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Trump Gives Fiery Speech Attacking Clinton; Clinton to Lay Out Vision for Economy in Speech; Rubio to Seek Senate Re-election; Rep John Lewis Leads Sit-In on House Floor. Aired 11:30-12p ET

Aired June 22, 2016 - 11:30   ET


[11:30:00] DANA BASH, CNN CHIEF CONGRESSIONAL CORRESPONDENT: There are several things that are pretty complicated for Donald Trump, like when he talks about her ties to Middle East countries that have laws that are discriminatory against gays and so forth, because Donald Trump himself has business ties and dealings with some countries around the world. We'll get to that. No question. That is our job and that's what we'll do.

But when it comes to the overarching political narrative, what Republicans, again back to what you said to me, have been begging him to do, to look more presidential and not just throw insults but to have an argument that is sort of well thought out, he did that today. So when it comes to donors and when it comes to people who have been really reluctant to get on board, never mind the persuadable voters, at least that you can hear a little bit of a sigh of relief going on, especially here in lower Manhattan where some of those potential donors are.

KATE BOLDUAN, CNN HOST: Donald Trump, the general election candidate. That's what we'll be discussing right now.

Dana Bash, we'll get back to you in a second.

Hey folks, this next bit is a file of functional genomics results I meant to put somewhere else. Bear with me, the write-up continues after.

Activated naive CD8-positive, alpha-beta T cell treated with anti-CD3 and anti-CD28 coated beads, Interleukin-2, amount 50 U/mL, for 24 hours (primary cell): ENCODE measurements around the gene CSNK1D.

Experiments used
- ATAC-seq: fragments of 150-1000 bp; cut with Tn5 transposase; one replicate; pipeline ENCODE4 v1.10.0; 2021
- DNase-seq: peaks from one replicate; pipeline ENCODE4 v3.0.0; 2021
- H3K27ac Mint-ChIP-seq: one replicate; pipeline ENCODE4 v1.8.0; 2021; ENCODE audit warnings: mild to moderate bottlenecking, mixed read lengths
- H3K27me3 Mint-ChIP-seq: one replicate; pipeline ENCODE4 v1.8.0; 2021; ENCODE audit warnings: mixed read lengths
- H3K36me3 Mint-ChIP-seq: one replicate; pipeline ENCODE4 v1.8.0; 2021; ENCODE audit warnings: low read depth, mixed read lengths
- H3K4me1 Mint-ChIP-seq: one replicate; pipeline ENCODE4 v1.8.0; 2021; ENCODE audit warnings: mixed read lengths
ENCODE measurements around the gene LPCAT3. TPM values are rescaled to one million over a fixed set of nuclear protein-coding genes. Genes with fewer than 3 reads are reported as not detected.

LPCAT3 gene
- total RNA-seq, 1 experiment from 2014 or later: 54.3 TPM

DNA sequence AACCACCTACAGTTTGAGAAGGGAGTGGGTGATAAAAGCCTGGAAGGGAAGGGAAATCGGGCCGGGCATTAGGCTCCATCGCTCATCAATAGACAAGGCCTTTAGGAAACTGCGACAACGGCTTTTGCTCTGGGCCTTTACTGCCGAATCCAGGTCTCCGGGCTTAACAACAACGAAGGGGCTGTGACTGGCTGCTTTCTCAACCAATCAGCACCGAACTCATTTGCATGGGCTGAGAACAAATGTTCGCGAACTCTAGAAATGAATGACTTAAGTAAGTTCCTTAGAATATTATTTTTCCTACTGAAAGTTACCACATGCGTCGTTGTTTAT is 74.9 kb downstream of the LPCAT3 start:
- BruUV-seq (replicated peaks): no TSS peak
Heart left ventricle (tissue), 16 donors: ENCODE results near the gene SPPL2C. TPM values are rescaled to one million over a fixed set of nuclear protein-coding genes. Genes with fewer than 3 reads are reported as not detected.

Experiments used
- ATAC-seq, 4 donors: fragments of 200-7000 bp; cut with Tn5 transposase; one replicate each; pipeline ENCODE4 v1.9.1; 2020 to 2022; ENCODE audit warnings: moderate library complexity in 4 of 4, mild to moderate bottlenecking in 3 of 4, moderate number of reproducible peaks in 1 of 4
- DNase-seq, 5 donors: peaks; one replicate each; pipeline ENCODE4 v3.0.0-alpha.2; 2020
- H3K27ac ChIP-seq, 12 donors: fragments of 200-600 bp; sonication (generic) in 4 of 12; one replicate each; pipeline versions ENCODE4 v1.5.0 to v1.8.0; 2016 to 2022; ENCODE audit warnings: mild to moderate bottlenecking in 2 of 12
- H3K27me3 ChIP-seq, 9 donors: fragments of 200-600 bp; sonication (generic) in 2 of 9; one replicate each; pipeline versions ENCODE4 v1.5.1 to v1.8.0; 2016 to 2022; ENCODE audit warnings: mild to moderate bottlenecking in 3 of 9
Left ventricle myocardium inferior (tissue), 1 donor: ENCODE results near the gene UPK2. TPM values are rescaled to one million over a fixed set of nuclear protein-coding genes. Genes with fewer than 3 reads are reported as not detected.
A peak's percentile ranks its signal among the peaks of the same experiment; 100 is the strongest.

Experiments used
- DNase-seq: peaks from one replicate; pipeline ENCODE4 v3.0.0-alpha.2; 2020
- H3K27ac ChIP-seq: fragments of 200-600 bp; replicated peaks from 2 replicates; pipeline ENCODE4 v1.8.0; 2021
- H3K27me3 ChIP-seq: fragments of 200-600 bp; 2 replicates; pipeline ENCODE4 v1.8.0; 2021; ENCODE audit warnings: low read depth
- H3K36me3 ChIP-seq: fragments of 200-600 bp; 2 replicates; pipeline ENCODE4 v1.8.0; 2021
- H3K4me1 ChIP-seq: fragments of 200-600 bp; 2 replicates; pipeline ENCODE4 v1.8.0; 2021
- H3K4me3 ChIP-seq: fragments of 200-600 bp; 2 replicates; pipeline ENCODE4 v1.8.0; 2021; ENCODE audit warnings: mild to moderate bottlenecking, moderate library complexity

We have a lot of folks here to discuss this as well.

David Gergen, our senior political analyst, what's your gut reaction, what's your first thoughts on the speech today?

DAVID GERGEN, CNN SENIOR POLITICAL ANALYST: If you don't look at what the substance of what he said, one of his best speeches and most effective speeches. It was disciplined. And we got a text, never before happened before, in a Trump campaign. I thought he had one very effective line that he said, that her hash tag is "I'm with her" and he said, "I'm with you, the American people."

JOHN BERMAN, CNN ANCHOR: I think we can play that.

Do we have that sound? That's sound bite number-three in the control room. Playing that? Go ahead.


DONALD TRUMP, (R), PRESIDENTIAL CANDIDATE & CEO, TRUMP ORGANIZATION: She's believes she's entitled to the office. Her campaign slogan is, "I'm with her." You know what my response is to that? "I'm with you, the American people."



BERMAN: So, David Gergen, that is framing this people versus the politicians change versus more of the same, the system is rigged, I'm not.

GERGEN: He's going back to Elizabeth Warren, the system is rigged against you and he's invoking the Sanders people over. He's trying to invite them over. So he's doing a lot of things for his side of this argument. He has helped himself I think.

But you can't ignore the truth of what he says and the lack of truth of what he says. I do think in coming days we'll hear about a string of lies and exaggerations. Let's go to something fundamental. I was really surprised he leaned as heavily as he did upon the Switzer book called, "Clinton Cash." That book has been basically discredited. Other new organizations have looked at it, he has no evidence that shows that money given to the -- by donors to the Clinton Foundation resulted in action by the State Department that favored those donors. And what Switzer himself says is I think there's a pattern here and we ought to investigate. I'm sorry, at this level, you can't slander somebody -- and this was a slanderous speech -- without more proof.